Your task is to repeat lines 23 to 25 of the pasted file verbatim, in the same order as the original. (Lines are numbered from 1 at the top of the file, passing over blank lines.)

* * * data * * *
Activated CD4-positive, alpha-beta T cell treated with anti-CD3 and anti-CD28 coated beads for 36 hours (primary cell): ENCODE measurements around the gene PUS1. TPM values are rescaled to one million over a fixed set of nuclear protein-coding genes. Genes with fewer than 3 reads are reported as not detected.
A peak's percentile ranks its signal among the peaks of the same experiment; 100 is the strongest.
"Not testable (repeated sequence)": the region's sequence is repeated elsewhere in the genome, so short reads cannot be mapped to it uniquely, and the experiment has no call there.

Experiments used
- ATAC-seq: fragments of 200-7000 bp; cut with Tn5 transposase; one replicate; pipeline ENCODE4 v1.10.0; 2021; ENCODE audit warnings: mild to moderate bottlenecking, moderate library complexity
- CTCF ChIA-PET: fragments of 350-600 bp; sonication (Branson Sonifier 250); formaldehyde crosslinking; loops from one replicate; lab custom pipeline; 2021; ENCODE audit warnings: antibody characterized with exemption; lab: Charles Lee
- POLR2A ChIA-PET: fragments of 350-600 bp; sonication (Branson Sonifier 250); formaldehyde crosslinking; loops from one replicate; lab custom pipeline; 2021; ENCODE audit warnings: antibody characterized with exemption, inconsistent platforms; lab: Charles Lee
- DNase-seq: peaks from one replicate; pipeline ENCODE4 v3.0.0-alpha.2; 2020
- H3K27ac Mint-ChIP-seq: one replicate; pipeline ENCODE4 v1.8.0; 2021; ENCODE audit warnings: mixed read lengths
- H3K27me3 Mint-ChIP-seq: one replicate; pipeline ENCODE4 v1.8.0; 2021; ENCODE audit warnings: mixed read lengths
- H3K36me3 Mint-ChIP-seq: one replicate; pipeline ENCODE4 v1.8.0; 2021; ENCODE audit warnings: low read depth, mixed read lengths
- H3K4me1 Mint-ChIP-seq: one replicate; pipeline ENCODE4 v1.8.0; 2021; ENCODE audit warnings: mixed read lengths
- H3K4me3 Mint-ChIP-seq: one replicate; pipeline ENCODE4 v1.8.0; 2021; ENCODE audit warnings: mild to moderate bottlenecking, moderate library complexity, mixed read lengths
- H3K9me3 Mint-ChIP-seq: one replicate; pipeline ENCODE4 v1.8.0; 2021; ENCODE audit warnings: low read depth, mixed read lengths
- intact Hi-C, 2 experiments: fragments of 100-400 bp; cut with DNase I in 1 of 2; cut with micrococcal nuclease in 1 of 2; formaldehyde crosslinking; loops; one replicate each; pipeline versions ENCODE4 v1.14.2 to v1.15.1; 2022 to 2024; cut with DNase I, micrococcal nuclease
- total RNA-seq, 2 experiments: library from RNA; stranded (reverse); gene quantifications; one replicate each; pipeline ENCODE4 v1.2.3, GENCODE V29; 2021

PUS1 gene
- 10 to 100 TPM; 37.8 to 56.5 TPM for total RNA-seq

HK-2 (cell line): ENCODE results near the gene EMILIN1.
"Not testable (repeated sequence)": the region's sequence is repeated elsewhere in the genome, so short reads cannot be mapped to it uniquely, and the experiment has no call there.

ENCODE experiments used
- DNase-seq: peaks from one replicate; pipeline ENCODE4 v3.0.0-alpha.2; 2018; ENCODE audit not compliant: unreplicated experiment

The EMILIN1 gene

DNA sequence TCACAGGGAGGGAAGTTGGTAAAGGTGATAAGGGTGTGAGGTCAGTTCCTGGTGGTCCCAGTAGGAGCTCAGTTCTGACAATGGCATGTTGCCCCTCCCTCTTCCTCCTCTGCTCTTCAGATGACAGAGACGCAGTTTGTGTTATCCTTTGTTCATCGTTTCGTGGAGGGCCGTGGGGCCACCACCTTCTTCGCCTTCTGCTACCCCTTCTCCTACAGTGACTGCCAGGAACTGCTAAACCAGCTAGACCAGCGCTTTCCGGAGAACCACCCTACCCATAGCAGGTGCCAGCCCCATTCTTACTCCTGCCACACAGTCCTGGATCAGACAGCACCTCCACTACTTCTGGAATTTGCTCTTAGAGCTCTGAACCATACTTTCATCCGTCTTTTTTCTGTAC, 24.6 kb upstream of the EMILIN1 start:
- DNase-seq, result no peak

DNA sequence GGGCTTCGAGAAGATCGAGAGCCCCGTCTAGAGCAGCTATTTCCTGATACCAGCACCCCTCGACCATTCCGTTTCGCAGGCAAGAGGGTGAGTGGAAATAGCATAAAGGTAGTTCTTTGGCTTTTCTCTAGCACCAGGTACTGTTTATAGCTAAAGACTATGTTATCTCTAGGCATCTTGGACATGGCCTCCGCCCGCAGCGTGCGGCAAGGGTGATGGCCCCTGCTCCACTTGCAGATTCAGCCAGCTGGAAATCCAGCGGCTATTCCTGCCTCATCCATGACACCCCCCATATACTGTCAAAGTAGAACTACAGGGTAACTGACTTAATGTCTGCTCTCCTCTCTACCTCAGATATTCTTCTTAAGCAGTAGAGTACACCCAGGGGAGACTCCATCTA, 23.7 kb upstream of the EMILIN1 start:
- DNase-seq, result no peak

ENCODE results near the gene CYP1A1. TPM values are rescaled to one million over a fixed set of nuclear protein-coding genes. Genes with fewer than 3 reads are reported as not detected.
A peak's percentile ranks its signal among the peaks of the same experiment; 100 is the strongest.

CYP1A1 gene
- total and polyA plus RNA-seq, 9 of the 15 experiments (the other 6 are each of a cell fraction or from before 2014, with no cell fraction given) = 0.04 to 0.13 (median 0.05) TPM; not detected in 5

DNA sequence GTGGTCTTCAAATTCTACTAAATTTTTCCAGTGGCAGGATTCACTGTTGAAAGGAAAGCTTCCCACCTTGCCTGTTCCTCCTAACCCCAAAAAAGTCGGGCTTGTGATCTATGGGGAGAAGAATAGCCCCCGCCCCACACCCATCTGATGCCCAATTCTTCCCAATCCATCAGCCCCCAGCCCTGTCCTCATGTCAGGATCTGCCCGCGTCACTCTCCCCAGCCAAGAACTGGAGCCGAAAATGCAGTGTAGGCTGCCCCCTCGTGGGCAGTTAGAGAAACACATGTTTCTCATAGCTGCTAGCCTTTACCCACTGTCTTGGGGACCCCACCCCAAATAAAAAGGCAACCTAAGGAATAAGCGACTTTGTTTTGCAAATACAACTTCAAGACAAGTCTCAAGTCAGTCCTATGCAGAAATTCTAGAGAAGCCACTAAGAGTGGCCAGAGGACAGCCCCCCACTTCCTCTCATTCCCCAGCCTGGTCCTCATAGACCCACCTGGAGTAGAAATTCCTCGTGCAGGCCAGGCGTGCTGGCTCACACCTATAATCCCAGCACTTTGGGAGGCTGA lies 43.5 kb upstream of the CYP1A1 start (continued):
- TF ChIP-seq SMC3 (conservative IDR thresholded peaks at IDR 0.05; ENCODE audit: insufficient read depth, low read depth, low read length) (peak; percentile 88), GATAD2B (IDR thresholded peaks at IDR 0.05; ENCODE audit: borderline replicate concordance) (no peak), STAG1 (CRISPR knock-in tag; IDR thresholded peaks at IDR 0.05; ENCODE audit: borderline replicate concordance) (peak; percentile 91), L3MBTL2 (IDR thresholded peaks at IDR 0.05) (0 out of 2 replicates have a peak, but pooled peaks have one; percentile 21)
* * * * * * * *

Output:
The EMILIN1 gene

DNA sequence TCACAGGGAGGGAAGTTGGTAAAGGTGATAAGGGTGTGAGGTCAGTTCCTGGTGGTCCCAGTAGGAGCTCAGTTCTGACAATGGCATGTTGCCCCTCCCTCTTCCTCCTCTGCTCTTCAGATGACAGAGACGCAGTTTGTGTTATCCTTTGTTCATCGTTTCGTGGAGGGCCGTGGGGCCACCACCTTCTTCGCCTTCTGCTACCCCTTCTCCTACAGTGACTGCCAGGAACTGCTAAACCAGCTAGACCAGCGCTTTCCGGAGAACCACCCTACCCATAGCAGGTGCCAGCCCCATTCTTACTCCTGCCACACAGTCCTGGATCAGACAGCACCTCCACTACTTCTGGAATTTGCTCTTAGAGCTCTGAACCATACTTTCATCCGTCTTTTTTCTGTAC, 24.6 kb upstream of the EMILIN1 start:
- DNase-seq, result no peak